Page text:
But were Voyager 1 bound for Zubenelgenubi – about 1,300,000 years would pass before it finally arrived with salutations from Planet Earth. Alternatively, were this little-engine-that-could journeying to our closet stellar neighbours – the Alpha Centauri A & B binary pair, 4.3 light-years distant (& not visible from our northern latitude), the time entailed would be a mere 70,000 years – 1/19th that of a more ambitious Zub excursion. However, as I suppose everyone knows, Voyager 1, angled 35 degrees above our ecliptic plane (ie solar system plane), is headed toward the constellation Ophiuchus (the serpent- holder), so neither the Zubenelgenubians nor the Alpha Centaurians will be greeting it, but perhaps, in the remote reaches of unfathomable time, open-minded Ophichuians will play its gold-plated copper audio-visual disc and hear a cheery “hello” from “the children of Planet Earth” (together with some Chuck Berry). Zubenelgenubi itself can be telescopically resolved into its two principal components and, reimagining Cranbrook in 2070 – a more easily conceived 51 years into the future, I envision a public viewing opportunity being arranged from Eager Hill via a joint college-community forest collaboration.

The stargazers’ hilltop motto might well be “ad culmina tum ad astra” – to the peaks – then the stars – but the more haunting question is whether or not mankind will ever rendezvous with any stars.

In November, our local REP repertory theatre presented the 1982 movie Blade Runner; set in Los Angeles of November of 2019, it imagined a dreary dystopian future for our species – threatened by the humanoid robots our alphas had created, but the movie’s prologue scroll noted that many of us had relocated to live happier lives in “off-world” colonies. Ironically, from an actual 2019 perspective, we seem no closer to having second chance extraterrestrial colonies than we did in 1982.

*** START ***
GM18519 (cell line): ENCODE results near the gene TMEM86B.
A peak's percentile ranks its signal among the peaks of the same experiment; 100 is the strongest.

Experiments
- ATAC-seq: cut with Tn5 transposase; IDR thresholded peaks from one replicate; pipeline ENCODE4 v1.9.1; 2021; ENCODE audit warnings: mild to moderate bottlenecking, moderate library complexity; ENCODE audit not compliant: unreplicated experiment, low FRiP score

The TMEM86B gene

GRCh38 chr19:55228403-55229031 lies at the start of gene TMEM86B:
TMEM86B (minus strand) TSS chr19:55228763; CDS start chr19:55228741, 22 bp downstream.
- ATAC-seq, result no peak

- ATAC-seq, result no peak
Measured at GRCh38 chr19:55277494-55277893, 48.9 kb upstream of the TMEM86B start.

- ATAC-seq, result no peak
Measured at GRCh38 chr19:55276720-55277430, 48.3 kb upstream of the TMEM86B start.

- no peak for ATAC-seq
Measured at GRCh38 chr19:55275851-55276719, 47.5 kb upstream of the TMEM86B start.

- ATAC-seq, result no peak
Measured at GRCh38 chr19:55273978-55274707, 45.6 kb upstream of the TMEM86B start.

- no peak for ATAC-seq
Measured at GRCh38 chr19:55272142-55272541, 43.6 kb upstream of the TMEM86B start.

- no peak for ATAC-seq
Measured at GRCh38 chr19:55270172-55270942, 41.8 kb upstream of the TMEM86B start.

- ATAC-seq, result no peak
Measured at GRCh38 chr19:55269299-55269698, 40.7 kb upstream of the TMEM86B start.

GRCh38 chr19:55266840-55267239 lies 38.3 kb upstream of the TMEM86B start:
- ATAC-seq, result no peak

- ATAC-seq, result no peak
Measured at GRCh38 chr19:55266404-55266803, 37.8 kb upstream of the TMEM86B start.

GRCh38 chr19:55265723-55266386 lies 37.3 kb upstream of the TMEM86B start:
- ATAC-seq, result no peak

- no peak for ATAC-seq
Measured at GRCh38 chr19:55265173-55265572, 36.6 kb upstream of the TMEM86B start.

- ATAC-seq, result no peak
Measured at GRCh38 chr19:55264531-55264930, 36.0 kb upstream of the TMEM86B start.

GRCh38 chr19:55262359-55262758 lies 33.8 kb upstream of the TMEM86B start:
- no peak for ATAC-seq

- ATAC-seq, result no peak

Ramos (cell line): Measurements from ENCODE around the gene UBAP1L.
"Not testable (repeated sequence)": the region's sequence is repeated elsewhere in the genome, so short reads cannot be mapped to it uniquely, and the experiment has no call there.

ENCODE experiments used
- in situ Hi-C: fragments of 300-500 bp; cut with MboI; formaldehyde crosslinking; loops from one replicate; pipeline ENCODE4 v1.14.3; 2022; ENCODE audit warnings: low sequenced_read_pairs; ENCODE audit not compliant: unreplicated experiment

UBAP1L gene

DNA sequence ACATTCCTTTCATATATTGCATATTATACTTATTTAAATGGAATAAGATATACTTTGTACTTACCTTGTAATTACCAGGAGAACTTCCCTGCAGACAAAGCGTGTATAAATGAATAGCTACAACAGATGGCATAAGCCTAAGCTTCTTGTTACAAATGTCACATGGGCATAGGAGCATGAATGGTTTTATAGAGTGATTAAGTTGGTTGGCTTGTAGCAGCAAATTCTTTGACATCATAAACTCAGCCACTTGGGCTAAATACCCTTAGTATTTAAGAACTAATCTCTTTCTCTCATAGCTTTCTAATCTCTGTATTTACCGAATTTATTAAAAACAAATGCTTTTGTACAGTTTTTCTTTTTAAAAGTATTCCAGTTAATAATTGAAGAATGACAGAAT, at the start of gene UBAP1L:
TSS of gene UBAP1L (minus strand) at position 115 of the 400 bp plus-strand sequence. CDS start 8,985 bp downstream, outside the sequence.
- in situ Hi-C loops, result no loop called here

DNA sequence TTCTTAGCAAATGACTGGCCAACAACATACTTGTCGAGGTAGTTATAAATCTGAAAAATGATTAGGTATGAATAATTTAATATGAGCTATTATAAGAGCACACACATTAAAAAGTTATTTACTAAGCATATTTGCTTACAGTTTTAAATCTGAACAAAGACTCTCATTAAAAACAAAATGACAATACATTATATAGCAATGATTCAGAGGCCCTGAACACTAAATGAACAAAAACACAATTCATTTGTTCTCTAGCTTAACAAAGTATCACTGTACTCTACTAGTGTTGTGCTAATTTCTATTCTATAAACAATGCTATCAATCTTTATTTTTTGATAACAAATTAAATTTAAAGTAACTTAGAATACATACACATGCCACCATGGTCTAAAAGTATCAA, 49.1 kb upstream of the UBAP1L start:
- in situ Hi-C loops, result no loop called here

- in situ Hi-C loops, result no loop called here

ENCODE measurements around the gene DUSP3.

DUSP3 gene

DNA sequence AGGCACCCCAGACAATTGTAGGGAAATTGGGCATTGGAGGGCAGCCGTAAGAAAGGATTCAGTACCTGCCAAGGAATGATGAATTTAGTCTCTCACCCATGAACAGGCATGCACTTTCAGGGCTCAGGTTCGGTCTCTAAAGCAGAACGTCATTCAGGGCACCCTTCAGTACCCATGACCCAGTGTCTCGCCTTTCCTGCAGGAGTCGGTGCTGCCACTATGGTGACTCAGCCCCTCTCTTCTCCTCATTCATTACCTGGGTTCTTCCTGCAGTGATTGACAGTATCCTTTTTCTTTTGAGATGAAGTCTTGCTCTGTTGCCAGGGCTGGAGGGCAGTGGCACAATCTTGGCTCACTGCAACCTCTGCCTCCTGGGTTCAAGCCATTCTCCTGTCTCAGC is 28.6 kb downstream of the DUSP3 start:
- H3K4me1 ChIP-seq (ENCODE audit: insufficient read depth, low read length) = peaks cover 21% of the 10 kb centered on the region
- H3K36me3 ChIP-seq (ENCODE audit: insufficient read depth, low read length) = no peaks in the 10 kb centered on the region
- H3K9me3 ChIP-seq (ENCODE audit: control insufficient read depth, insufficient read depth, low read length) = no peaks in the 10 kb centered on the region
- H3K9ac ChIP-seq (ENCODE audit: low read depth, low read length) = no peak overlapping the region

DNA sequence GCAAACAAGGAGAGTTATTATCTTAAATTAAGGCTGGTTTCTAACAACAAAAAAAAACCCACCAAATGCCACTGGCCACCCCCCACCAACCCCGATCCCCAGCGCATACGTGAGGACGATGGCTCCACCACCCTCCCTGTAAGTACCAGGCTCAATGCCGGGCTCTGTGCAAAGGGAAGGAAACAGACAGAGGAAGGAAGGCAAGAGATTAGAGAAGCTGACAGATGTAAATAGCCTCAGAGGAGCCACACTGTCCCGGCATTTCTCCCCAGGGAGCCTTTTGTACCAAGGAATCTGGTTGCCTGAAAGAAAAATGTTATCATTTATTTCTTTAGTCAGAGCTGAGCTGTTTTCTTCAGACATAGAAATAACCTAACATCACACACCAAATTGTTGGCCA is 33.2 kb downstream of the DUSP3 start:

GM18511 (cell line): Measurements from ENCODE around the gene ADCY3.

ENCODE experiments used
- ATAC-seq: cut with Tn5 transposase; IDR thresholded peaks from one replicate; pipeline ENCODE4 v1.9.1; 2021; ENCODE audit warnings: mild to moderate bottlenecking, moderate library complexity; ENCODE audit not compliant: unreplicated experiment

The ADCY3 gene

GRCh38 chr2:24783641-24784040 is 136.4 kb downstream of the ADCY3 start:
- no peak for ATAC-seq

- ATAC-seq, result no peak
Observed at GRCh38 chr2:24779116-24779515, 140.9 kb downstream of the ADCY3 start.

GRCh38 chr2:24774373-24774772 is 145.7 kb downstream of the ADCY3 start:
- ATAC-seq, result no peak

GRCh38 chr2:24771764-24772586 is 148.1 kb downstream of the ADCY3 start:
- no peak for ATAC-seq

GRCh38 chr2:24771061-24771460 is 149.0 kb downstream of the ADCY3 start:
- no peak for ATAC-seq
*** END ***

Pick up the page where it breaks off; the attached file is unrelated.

Released this year, a plot point in the movie Ad Astra was of the commander of a galaxy-monitoring spaceship in an outer solar orbit, driven to murderous insanity upon realizing that we were indeed alone among the stars – a one of kind intelligent life form in the universe – the bleak Fermi Paradox was confirmed as a cosmological reality; for any intelligent intercourse anywhere – we were eternally stuck with none but ourselves (damn). However, before losing his mind, had the distraught commander contemplated the vastness of the void separating us from all the other stars, he may well have concluded that even were it crackling with intelligent chatter, time and distance precluded an interstellar exchange of ideas, much less any actual visiting. Meanwhile, little robotic Voyager 1 will soldier on forever through the Milky Way, never to give the slightest thought to any matters of cosmic consciousness. As futurist movies, both Blade Runner and Ad Astra are praiseworthy for their thought provoking aspects, but are not necessarily denizens of the great movie Parthenon.

Voyager 1, Planet Earth’s most distant stellar emissary, entered interstellar space on August 25th, 2012. Its 3.7-meter diameter parabolic antenna & trusty nuclear battery ensure that it will be communicating with us through to 2025. NASA image

Meanwhile with Christmas upon us, Cranbrookers have more immediate concerns than strange worlds in the starry heavens above Eager Hill; injudicious shopping, charge-card indebtedness, schlocky seasonal movie overexposure, insufferable in-laws, terrible travel weather, Star Wars lineups, and never getting all the stuff we wanted – these vexations are more likely to be harbingers of psychosis than atomic physicist Enrico Fermi’s 1950 cosmic query – “where is everybody?” Were the Star of Bethlehem to reappear, our midwinter skies would likely be overcast, but the early evening of December 28th – the Fourth Day of Christmas and the day of Cranbrook’s Christmas Bird Count – holds the possibility of a lovely natural night sky scene which may briefly banish holiday stress. The waxing crescent moon and the planet Venus, the two brightest natural luminaries after the sun itself, will pose together in our southwestern sky at dusk (see chart); a pleasant late December sight if you can find a slightly darkened refuge where our omnipresent light pollution is somewhat diminished. But a visit to Venus herself – Roman goddess of love and beauty – would mean not only that your Christmas turkey would be instantly baked, your goose would be terminally cooked as well – as you were crushed by the thick Venusian atmosphere of carbon dioxide; she makes Dante seem sanguine in his most hellish imaginings – her divinely radiant beauty is best admired from afar, and having Luna as her companion in the sky is a pairing seen only from our very own Planet Earth – a heavenly pleasure for which we should be most grateful.

Sources: CBC Radio Quirks & Quarks, heavens-above.com, space.com, universeguide.com, & wikipedia.org.

Lead image: Planet Mercury, star Zubenelgenubi, and the Rocky Mountain Trench, looking southeast from the Eager Hill trail; November 29, 2019, 07:10 MST (Canon EOS 70D on tripod, manual focus, 100 mm, f5.6, 1/6 second, & ISO 6400). Photo by Dan Hicks